What is advising for?
Advising is an important part of your Lawrence education; in fact, it can play an important role in defining your education and even your life after Lawrence. Advising can help you think about what liberal education means to you. It can help you develop your educational and career goals, and to make decisions that serve those goals. What a “Lawrence education” turns out to be for you will depend on a number of decisions you make along the way. Advising can help you make those decisions more deliberately, being more conscious of your goals, your alternatives, and the consequences of your choices.
Advising is a collaborative educational process. Both the advisor and the students have clear responsibilities in this relationship.
Advisor responsibilities – what you can expect
You can expect me as your academic advisor to:
- Treat you with respect and as an adult
- Assist you in understanding the purposes and goals of your Lawrence education and how it might affect your individual goals and life
- Help you to develop good decision making skills and learn how to assume increasing responsibility for your educational planning
- Understand and effectively communicate the curriculum requirements and academic policies, or help you find the resources to get those answers
- Encourage and guide you in defining and developing realistic and clear academic goals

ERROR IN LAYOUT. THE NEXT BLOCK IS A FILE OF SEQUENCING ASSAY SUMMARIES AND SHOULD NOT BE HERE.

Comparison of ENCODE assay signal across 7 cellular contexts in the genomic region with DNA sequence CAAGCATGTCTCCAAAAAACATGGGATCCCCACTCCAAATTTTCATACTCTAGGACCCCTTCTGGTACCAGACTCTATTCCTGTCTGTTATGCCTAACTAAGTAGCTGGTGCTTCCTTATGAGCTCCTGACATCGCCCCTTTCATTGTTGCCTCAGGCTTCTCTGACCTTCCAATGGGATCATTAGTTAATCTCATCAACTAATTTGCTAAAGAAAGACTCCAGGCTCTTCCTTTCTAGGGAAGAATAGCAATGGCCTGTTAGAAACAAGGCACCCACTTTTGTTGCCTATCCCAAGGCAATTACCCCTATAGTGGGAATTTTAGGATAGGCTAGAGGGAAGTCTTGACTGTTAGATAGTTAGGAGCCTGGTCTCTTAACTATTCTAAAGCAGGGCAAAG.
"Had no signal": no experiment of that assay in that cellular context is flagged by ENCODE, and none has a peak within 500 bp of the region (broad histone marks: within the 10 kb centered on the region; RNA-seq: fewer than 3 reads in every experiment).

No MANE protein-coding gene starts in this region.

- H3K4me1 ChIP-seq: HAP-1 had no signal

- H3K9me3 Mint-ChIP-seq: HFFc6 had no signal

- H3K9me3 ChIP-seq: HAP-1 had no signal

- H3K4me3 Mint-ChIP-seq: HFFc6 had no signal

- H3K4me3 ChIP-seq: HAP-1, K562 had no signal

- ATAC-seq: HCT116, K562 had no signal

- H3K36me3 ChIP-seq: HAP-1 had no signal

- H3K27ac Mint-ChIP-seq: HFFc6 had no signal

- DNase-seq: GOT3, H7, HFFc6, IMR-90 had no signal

- Provide you with information about campus resources and services
- Assist you in working with and developing relationships with faculty and instructors
- Be accessible for meeting with you during office hours, or through email.
Advisee responsibilities – what you are expected to do
As an advisee, you also have clear responsibilities. I expect you to:
- Treat me with respect, both in person and in your email communications. (Click here for some perspectives on student emails, and click here for sound advice.)
- Schedule regular appointments or make regular contacts with me each term. Some short questions can be addressed via email, but mostly we will meet to discuss your plans. I will not release your advising hold unless we discuss your plans adequately.
- Come prepared to each appointment, with questions or materials for discussion. Have a good idea of what you would like to accomplish in our meeting.
- Ask questions if you do not understand an issue or if you have a particular concern
- Follow through on all assignments or recommendations that we discuss. However, every decision is ultimately for you to make.